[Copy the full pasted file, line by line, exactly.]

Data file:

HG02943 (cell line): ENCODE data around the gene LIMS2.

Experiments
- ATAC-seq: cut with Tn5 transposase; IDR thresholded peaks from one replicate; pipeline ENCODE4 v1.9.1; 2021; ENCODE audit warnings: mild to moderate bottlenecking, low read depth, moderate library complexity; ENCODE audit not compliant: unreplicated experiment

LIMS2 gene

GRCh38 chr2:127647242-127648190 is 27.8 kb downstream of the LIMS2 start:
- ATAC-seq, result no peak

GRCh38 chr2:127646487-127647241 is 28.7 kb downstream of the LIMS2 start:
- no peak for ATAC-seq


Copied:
HG02943 (cell line): ENCODE data around the gene LIMS2.

Experiments
- ATAC-seq: cut with Tn5 transposase; IDR thresholded peaks from one replicate; pipeline ENCODE4 v1.9.1; 2021; ENCODE audit warnings: mild to moderate bottlenecking, low read depth, moderate library complexity; ENCODE audit not compliant: unreplicated experiment

LIMS2 gene

GRCh38 chr2:127647242-127648190 is 27.8 kb downstream of the LIMS2 start:
- ATAC-seq, result no peak

GRCh38 chr2:127646487-127647241 is 28.7 kb downstream of the LIMS2 start:
- no peak for ATAC-seq